- “Guarda un po”: Seductive Visuality in Remediated Opera
To articulate the phenomenon I call seductive visuality, I begin with a kiss—or, rather, the suggestion of a kiss. The moment comes from the Metropolitan Opera’s Live in HD broadcast of L’elisir d’amore in 2012. It occurred at the conclusion of “Prendi, per me sei libero.” After the final note of her declaration of love, Adina (Anna Netrebko) grabbed Nemorino (Matthew Polenzani) for a full-throttled kiss. The blocking (which I had seen “in the house” at an earlier performance) was simple: Adina’s fervent embrace toppled the couple onto the ground.1 But on the day of the broadcast, the designated cameras (under the direction of Live in HD veteran director Gary Halvorson) failed to follow the pair in their tumble, leaving them out of frame for a moment. Eventually the couple stood and reappeared. Netrebko and Polenzani held their embrace for applause, and we saw (in a close-up) Netrebko’s lipstick smeared across her chin. This telltale smear suggested we had missed something thrilling in that moment of absence— no feigned “stage kiss,” but the “real thing.” The lipstick smear was visible for just an instant, before Polenzani leaned forward to wipe it away, while Netrebko bit her lips, trying to keep from laughing.
To the more distant audience in the house, this gesture must have seemed entirely in character, a sign of Nemorino’s tenderness toward Adina. But those of us watching on a movie screen saw it clearly as an improvisatory act of chivalry, one performer protecting another. We HD spectators had a privileged perspective.2 We witnessed a momentary rupture of the theatrical illusion, then saw it skillfully restored. This was, as Jean Baudrillard writes, a gesture that “[did] not appear to be a part of a strategy, nor even an unconscious ruse” but nevertheless “[took] on the unexpected depth of seduction.”3 The momentary revelation of the performance’s underlying vulnerability was seductive in its accidental display of its unanticipated virtuosity. It paradoxically strengthened the performance’s charm, emphasizing the skill required to save the show. It intimated a private, conspiratorial viewpoint through the movie screen.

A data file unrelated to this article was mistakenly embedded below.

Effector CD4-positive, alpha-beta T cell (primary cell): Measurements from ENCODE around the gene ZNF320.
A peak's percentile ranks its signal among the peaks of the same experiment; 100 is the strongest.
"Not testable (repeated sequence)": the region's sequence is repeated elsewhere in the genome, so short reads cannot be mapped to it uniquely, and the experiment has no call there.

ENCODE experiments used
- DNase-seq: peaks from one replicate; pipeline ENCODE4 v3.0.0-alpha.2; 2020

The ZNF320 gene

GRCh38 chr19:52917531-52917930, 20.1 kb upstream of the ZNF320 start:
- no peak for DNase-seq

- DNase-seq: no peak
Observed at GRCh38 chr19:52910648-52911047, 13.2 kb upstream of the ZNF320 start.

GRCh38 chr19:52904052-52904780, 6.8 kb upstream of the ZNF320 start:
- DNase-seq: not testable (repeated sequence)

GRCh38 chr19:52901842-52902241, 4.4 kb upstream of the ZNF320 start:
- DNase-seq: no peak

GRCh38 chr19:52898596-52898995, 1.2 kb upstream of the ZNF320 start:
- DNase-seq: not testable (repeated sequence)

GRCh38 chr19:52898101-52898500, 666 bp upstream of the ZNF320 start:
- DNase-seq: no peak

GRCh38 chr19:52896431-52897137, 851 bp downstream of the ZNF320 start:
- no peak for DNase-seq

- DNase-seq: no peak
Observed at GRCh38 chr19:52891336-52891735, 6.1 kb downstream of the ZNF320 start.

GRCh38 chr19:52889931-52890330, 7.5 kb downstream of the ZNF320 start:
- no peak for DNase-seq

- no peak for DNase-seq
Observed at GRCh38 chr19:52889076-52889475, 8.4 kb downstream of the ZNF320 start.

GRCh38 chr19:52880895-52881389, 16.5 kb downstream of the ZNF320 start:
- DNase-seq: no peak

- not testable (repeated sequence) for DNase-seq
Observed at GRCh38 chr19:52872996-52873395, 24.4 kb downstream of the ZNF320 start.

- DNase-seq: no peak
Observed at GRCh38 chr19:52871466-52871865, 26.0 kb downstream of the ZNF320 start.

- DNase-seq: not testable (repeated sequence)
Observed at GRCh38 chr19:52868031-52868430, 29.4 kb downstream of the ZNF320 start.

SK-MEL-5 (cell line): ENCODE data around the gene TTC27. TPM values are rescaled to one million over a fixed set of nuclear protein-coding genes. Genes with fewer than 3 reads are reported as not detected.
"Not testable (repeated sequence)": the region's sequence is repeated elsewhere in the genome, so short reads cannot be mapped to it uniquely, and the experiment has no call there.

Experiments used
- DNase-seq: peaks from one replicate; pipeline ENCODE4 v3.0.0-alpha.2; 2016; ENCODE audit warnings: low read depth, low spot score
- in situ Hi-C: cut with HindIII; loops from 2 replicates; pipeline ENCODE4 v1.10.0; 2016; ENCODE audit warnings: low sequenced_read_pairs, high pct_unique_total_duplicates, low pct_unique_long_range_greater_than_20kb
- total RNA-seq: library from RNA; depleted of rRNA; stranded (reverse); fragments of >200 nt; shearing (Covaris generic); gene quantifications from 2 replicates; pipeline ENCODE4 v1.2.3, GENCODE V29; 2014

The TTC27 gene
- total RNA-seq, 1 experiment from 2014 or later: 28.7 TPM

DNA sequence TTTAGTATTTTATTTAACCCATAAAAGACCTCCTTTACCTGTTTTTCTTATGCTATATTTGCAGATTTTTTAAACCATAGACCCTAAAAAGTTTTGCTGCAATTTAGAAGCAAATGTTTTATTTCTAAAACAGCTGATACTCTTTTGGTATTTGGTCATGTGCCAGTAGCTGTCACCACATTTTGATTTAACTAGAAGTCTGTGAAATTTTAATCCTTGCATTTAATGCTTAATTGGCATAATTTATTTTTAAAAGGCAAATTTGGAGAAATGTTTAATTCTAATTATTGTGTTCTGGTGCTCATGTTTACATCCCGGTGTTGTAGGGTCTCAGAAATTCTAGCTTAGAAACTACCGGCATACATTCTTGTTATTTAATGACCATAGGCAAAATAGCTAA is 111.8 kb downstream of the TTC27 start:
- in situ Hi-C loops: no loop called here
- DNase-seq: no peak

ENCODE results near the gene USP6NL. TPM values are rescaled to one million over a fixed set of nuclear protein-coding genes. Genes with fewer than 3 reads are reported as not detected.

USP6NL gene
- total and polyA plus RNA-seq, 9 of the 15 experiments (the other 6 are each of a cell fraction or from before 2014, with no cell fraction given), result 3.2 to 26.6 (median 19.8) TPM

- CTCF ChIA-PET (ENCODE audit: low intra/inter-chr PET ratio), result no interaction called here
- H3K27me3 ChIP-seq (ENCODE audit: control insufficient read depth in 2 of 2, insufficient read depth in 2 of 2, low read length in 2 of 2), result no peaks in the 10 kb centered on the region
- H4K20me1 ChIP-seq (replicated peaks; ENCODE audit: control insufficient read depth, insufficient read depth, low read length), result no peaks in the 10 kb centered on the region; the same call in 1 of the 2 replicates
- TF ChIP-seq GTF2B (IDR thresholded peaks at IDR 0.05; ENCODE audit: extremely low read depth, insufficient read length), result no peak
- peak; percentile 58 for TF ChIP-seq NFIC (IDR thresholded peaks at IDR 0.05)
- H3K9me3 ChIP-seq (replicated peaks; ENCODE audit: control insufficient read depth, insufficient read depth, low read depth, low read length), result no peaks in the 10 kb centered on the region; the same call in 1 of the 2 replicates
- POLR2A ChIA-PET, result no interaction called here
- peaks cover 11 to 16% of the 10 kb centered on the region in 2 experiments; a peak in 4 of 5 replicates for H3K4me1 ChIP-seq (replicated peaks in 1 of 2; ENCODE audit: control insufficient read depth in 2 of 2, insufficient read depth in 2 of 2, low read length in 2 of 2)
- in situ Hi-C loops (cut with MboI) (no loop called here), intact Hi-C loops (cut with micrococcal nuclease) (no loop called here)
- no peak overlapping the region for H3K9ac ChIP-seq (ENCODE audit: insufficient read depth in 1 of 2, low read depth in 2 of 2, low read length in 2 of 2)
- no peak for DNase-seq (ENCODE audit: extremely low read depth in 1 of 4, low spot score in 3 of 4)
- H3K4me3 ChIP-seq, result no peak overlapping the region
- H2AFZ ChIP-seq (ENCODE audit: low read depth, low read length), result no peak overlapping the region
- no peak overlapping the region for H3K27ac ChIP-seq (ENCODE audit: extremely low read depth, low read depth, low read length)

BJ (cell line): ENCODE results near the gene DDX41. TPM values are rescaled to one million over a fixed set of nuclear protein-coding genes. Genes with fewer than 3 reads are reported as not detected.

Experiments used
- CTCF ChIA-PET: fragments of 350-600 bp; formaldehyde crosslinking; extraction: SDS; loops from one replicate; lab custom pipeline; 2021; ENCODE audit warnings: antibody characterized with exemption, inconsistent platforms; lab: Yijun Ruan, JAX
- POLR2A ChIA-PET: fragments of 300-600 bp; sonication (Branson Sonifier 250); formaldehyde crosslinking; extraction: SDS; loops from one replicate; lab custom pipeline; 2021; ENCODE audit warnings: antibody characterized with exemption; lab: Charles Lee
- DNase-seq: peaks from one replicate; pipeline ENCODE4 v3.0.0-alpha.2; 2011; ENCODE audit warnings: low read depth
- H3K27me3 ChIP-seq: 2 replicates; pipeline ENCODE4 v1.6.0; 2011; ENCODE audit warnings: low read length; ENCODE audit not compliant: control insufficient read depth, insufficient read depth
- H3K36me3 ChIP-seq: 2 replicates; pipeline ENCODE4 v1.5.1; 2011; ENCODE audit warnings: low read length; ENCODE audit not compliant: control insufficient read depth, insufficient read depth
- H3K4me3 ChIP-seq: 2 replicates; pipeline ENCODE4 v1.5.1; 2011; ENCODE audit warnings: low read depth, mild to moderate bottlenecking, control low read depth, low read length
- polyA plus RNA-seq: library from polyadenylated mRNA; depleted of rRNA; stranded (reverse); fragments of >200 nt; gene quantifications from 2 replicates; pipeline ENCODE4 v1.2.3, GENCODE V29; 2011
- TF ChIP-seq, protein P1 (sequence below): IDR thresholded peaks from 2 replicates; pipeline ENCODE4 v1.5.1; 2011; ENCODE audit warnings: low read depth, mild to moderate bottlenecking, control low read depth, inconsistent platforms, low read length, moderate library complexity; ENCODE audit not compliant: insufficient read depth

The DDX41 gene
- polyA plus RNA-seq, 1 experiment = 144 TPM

This moment, which I remember with particular delight, is lost forever. If you watch this performance on DVD, or stream this title on the Met’s “Opera on [End Page 297] Demand” app, the “mistake” has been concealed: the fall to the ground, the rising, and Polenzani’s gesture are all captured by another camera in a single long shot. It is a spectatorial memory as ephemeral as that of any performance seen live in the theater, but one that also evokes the cinema, recalling the “ellipses” that followed Hollywood kisses during the censorship of the Hays Code, when the kiss functioned as a synecdoche for sexual activity.4 During the livecast, the medium of the screen presented this moment with particular characteristics of display and loss, which nevertheless concord with opera’s own seductive sway over its traditional, “in the house” audiences.
This lost moment reveals the particularities, and particular pleasures, of what I will call remediated opera. I derive this term from Jay David Bolter and Richard Grusin’s influential concept of remediation, which they define as “the representation of one medium in another.”5 Remediated opera will thus encompass the many ways in which a live operatic performance can be presented in another audiovisual medium. This includes livecasts and recordings, either for cinemas or on TV, as well as DVD recordings and streaming services. In remediated opera, the remediated spectator’s experience is seductive, and it exemplifies the power of a new, hybrid form, one whose visual style fosters senses of both spectatorial intimacy and distance.6
I argue that this kind of moment, in its slippery, conspiratorial character, is a feature, not a bug, of remediated opera. Its visual tease is an oscillation—between different mediated modes of address and spectatorship—that produces the phenomenon I call seductive visuality. Seductive visuality encompasses, and plays with, the virtuosic mastery and the unpredictable nature of live operatic performance, alongside a push-pull oscillation between proximity and distance. This push-pull...